Public Relations

Public Relations

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San Diego Zoo Will “Shake, Rattle and Roar” During Nighttime Zoo; Cymer Sponsors Zoo’s Annual Summer Event

PrintThere is always so much to see at the San Diego Zoo, and during Nighttime Zoo, presented by Cymer, there is so much to hear, too. Beginning Sunday, June 21, guests can stay at the Zoo until 9 p.m. and experience toe-tapping, body-moving music in a variety of sounds and styles throughout the afternoon and evening, including rock tunes through the decades, festive mariachi melodies, a brass band and even a cappella harmonies. The Zoo has also added a 15,500-square-foot exhibit for Asian leopards that is the new entrance to the the Barlin-Kahn Family Panda Trek.

On Front Street, Zoo guests will be treated to the sounds of The Chameleons, a brass band that changes tunes like its namesake changes colors. From funk to Beach Boys and beyond, their musical stylings—and jokes—are sure to bring a smile. The Front Street Mariachis are a talented trio who also perform on the Embery Stage and will provide a festive musical flair by blending trumpet, strings and voices. For guests who like to dance, be sure to catch the Funky Monkeys. These agile and exuberant dancers have some fun and fresh new moves. Their jazzy hip-hop-with-a-twist style just might work their way into your own dance repertoire.

As guests tour the Zoo, perhaps venturing down Hippo Trail to see the hippo calf, Devi, and her mother Funani, they will find more music and entertainment. “Tunes in the Treetops,” will bring back memories, or make new ones, for guests who enjoy “old timey” piano melodies.

In Panda Canyon, Zoo visitors shouldn’t miss the new Asian Leopard exhibit. The multi-level living space for these endangered cats is filled with rock outcroppings, slopes and felled trees to encourage climbing, foraging and other natural behaviors. The habitat has four separate exhibits with enclosed, overhead passageways above the visitor walkway, which allow the leopards to cross between exhibits. The ability to change the passageways and access for the cats is another element of enrichment for the animals. The Amur leopards and snow leopards live separately but will have opportunities to trade living areas.

If guests venture to see the jaguar cub and its mother in Elephant Odyssey, they can stop by Sabertooth Grill where The Alley Cats will be rocking to the sweet sounds of Doo Wop. The group serves up tight harmonies, humor, and pure a cappella energy.

In Urban Jungle, where there are three koala joeys making their way out of the mothers’ pouches, the trampoline has been set up for “Viva Las Kangas,” a performance that tells the story of acrobatic “kangaroos” who visit Las Vegas and flip (and bounce) over songs by popular Las Vegas headliners. Across the road at the Koalafornia Boardwalk, Dr. Zoolittle has built his “Music Factory” with a score of ways to have fun exploring music.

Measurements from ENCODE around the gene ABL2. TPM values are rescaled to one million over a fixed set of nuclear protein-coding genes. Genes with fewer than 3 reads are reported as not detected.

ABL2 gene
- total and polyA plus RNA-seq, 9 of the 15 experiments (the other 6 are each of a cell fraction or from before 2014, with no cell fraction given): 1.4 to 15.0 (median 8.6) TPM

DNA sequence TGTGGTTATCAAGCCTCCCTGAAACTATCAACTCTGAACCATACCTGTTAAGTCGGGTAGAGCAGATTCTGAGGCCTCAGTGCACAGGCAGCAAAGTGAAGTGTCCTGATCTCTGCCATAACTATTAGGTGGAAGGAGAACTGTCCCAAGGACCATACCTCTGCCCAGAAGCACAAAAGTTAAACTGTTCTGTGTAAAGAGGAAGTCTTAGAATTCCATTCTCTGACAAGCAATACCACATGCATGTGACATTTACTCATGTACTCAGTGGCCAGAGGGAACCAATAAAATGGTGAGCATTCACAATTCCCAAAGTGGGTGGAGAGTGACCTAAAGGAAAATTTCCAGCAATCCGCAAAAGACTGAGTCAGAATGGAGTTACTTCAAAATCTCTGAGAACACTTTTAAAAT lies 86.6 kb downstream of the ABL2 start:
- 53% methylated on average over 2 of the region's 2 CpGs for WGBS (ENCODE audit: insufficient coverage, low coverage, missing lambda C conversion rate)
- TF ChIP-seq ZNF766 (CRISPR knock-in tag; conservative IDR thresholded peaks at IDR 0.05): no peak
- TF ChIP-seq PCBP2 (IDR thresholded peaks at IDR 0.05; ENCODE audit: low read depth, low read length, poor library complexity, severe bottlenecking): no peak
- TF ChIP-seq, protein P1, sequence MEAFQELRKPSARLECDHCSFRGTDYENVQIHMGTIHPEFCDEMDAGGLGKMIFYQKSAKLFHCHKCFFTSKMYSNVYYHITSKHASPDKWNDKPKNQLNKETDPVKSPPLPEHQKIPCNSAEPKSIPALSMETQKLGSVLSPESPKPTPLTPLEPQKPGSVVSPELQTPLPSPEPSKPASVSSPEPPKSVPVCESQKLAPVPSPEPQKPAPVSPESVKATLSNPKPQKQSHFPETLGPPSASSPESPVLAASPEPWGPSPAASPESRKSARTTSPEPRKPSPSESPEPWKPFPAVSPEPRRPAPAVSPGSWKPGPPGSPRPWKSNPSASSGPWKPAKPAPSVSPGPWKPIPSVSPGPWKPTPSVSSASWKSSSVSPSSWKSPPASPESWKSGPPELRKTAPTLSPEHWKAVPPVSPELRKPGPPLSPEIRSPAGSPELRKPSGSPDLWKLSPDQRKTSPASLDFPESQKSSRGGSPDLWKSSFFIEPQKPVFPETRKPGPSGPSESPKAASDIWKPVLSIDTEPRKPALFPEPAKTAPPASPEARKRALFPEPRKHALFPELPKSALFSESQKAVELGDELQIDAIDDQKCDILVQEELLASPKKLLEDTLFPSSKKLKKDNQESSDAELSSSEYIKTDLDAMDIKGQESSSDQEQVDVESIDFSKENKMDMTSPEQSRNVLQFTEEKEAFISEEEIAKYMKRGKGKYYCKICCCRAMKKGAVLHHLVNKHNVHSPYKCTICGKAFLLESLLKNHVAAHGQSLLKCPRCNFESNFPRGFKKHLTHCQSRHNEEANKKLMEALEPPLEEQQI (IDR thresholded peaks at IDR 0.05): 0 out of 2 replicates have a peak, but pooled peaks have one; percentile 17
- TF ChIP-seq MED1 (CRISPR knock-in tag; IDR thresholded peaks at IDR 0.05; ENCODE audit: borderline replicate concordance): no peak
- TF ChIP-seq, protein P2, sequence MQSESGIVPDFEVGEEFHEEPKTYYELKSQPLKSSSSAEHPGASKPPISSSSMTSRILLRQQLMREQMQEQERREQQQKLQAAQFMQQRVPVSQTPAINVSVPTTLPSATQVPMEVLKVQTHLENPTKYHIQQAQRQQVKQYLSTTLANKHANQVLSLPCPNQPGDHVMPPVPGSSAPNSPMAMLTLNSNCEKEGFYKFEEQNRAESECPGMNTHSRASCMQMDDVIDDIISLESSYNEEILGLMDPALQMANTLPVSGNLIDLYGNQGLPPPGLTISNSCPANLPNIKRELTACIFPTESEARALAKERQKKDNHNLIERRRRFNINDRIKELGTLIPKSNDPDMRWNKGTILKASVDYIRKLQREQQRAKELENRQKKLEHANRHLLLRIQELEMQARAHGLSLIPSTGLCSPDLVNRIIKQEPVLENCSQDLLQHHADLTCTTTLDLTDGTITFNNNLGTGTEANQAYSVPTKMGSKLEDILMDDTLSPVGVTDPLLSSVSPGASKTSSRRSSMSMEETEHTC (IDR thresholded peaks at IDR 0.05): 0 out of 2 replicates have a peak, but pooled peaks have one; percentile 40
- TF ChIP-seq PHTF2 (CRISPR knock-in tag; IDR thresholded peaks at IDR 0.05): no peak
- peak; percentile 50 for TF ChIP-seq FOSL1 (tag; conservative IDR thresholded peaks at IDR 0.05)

To end the evening of Nighttime Zoo events, the Zoo has added a spectacular music, light, and video experience at the newly remodeled Wegeforth Bowl. The show, Earth Rhythms, features how humans have always been influenced by the sounds of Nature. In a dazzling blend of music, video and special effects, the connection between the two comes into mesmerizing focus. The show plays each evening at 8:30 p.m.

During Nighttime Zoo, which runs Sunday, June 21 through Monday, Sept. 7, the Zoo is open from 9 a.m. until 9 p.m. All Nighttime Zoo activities and entertainment are included with admission to the San Diego Zoo.

Bringing species back from the brink of extinction is the goal of San Diego Zoo Global. As a leader in conservation, the work of San Diego Zoo Global includes onsite wildlife conservation efforts representing both plants and animals at the San Diego Zoo, San Diego Zoo Safari Park, and the San Diego Zoo Institute for Conservation Research, as well as international field programs on six continents. The important conservation and science work of these entities is made possible by the San Diego Zoo Global Wildlife Conservancy and is supported in part by the Foundation of San Diego Zoo Global.

CONTACT: SAN DIEGO ZOO GLOBAL PUBLIC RELATIONS, 619-685-3291
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San Diego Zoo Global Commends California Assembly for Passing Ivory and Rhino Horn Ban

Nola, a 41-year-old, a critically endangered female northern white rhino, creates a one-of-a-kind art piece at the San Diego Zoo Safari Park.

Nola, a 41-year-old, a critically endangered female northern white rhino, creates a one-of-a-kind art piece at the San Diego Zoo Safari Park.

On June 2, the California State Assembly voted to pass AB 96, legislation introduced by Assembly Speaker Toni Atkins, which would close loopholes that prevent the effective enforcement of existing California law prohibiting the sale of elephant ivory and rhinoceros horn. The legislation will be reviewed by the Senate Natural Resources committee on June 23. San Diego Zoo Global has been a proponent of this legislation and recently held a “Rally 4 Rhinos” (#Rally4Rhinos) to help show public interest in saving rhinos.